We also found four additional systems (TIC 66893949, TIC 298714297, TIC 88206187 and TIC 14839347) that show outerorbit thirdbody eclipses which inherently confirms the triple nature of these objects. First, we checked the FFIs of the corresponding objects and the extra eclipse events originate from the same pixels as the regular inner binary eclipses. Moreover, we also found evidence in archival ASASSN, ATLAS (Tonry et al. 2018; Smith et al. 2020), and WASP (Butters et al. 2010) photometric data that these objects are indeed triply eclipsing triple systems. A comprehensive photodynamical analysis of these newly discovered systems will be presented in a dedicated paper in the near future. Moreover, we also identified four additional systems (TIC 457671987, TIC 224053059, TIC 376606423, and TIC 410654298) that are most likely previously unknown EB+EB quadruples according to their TESS LCs. Nevertheless, we do not consider them as validated systems because although the signal of both EBs for these objects comes from the same pixels, that does not necessary confirm that they are certainly bound in the same system. In particular, the two EBs could simply be seen in the same direction without any direct physical connection between them.
We would like to highlight the special case of TIC 410654298 here, which is the only object we kept despite the ratio of the Gaia and the EB period being slightly less than 5. This object is cataloged with a ~20 day EB period and there are two separate types of Gaia NSS solutions (astrometric and combined astrometric+spectroscopic) available for it with a similar period of ~170 day. These resulted in an initial period ratio of above 5. Nevertheless, after analyzing its TESS LC, we found that its actual EB period is ~36.4 days, which yields a period ratio of below our chosen limit. However, as there are two different types of Gaia NSS solutions available for this system, we would assume that the orbit found by Gaia is valid. A plausible explanation for this object could be that it is a 2+2 system with one eclipsing and one noneclipsing component, and Gaia found the inner orbit of the latter, and therefore the 170 day period would not correspond to the outer orbit of the two binaries around the center of mass of the quadruple system.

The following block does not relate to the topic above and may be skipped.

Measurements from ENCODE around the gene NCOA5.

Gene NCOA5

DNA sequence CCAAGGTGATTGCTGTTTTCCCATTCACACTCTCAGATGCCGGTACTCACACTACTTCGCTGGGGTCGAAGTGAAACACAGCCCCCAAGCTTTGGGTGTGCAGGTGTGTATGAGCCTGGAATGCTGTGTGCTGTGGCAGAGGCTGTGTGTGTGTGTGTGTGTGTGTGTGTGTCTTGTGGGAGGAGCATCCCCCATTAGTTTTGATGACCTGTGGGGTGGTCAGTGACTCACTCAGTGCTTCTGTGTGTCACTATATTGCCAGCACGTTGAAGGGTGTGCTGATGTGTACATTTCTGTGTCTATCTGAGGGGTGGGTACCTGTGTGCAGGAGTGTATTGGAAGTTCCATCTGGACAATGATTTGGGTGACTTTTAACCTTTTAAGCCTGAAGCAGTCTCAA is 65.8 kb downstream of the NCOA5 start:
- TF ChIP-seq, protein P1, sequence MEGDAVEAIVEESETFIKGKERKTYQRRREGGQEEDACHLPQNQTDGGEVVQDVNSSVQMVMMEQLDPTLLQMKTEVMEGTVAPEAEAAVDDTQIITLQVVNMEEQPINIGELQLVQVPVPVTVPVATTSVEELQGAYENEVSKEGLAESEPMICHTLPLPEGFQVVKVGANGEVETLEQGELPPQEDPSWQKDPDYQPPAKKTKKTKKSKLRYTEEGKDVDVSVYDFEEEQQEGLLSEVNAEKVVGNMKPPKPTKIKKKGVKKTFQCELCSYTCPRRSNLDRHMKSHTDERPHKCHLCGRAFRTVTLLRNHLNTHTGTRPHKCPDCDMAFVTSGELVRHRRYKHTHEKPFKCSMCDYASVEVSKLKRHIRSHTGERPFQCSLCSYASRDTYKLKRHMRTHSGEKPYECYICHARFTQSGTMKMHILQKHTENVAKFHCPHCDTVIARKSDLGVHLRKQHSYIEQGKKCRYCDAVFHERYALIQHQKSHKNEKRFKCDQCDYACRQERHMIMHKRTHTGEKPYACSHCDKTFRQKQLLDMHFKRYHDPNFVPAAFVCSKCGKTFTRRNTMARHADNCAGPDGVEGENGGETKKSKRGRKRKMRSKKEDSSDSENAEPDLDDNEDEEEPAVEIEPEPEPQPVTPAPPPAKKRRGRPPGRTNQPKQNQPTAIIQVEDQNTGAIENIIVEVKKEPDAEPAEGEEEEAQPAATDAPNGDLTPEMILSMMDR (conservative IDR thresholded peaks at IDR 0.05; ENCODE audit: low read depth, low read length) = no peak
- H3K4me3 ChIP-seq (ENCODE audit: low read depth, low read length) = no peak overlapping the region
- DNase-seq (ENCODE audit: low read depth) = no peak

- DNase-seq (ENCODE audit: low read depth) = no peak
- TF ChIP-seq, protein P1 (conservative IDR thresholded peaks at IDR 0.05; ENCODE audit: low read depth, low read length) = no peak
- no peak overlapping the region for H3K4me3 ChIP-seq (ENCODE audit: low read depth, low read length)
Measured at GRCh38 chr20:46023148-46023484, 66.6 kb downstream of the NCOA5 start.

Fig. 4 Correlations between the orbital periods (upper left panel), projected semimajor axes (upper right panel), eccentricities (lower left panel), and arguments of periastron (lower right panel) coming from the Gaia NSS solutions and their modified values after fitting LTTE models to the TESS ETVs of our 22 validated triple candidates. Different colors signify different types of Gaia NSS orbital solutions. The yellow dashed lines represent a ratio of unity, while for the bottom right panel the green dashed line shows the ±180° difference between the arguments of periastron coming from the two kinds of solutions. We note that in order to avoid breaking the dashed lines in the bottom right panel, we applied a ±360° shift for some of the ω_{out,NSS} values which is equivalent because of the periodicity of the argument of periastron. 
Fig. 5 TESS ETVs and their corresponding LTTE models for the two triple candidates of our sample that have insufficient orbital coverage. Delay times calculated from primary and secondary eclipses are indicated with red and blue points, respectively, while their averaged values for the same orbital cycles are shown with black points. The green dashed lines show the LTTE models calculated with the orbital parameters from the Gaia NSS solution, while the orange lines represent a sample of various LTTE models calculated with different orbital parameters that could fit the ETVs. P_{0} and T_{0} are the eclipsing period and the epoch values, respectively, used to calculate the ETVs.